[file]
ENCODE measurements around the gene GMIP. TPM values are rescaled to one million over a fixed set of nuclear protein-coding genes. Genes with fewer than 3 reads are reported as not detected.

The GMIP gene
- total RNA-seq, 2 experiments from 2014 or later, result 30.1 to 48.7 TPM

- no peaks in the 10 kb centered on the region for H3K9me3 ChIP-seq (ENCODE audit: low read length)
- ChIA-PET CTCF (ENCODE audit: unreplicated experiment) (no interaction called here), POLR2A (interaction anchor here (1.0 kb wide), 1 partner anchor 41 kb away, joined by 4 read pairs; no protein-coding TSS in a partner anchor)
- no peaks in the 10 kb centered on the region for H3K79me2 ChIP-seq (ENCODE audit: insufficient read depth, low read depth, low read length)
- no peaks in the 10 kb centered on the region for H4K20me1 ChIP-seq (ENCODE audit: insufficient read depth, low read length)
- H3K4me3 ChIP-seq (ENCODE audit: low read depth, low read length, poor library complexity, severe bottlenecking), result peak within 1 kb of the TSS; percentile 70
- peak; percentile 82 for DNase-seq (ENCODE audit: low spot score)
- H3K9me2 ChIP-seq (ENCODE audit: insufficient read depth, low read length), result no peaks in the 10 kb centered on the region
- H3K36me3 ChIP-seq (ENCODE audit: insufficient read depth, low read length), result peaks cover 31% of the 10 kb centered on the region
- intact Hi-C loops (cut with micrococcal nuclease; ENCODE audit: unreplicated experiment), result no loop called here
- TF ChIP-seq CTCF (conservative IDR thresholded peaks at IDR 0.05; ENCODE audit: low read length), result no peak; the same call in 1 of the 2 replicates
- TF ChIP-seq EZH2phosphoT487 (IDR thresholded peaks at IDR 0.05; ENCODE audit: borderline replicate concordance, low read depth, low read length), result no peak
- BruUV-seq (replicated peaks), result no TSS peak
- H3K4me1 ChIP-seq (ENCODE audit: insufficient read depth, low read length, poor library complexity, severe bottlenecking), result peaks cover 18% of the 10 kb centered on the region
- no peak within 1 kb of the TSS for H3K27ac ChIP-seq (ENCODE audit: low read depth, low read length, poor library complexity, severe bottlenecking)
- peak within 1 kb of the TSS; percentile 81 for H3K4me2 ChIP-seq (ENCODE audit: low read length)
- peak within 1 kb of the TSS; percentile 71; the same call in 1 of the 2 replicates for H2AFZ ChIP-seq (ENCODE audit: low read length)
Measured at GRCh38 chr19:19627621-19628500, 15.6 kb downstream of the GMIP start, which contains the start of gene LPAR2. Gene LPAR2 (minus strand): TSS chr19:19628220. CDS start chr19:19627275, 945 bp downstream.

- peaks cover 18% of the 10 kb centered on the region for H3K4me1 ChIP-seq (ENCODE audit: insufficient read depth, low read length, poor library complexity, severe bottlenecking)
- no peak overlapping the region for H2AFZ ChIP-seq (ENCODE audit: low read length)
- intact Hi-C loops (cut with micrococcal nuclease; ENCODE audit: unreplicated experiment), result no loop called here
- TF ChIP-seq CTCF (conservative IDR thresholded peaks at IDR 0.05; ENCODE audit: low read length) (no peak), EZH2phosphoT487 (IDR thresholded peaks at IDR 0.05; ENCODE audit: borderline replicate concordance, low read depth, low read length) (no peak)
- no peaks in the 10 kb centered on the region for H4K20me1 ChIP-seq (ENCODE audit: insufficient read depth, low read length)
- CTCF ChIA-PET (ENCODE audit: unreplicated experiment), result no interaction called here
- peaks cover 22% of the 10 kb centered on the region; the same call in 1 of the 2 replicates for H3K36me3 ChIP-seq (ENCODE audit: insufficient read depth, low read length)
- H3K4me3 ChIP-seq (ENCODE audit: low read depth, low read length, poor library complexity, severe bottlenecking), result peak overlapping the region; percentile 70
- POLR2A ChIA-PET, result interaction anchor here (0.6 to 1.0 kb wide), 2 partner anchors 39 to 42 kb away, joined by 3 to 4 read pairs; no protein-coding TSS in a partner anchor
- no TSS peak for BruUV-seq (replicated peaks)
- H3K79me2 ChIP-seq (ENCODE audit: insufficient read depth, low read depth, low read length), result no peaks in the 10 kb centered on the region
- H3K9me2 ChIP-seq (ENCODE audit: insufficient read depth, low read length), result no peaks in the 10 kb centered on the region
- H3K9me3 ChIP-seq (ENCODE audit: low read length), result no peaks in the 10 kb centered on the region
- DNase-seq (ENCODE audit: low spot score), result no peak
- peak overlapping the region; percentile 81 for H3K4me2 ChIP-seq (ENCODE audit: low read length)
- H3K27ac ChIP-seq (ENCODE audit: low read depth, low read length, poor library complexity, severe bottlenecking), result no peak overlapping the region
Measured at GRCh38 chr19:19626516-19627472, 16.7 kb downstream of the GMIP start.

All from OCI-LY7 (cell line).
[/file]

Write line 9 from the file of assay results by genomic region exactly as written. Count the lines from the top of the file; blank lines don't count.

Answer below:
- peak; percentile 82 for DNase-seq (ENCODE audit: low spot score)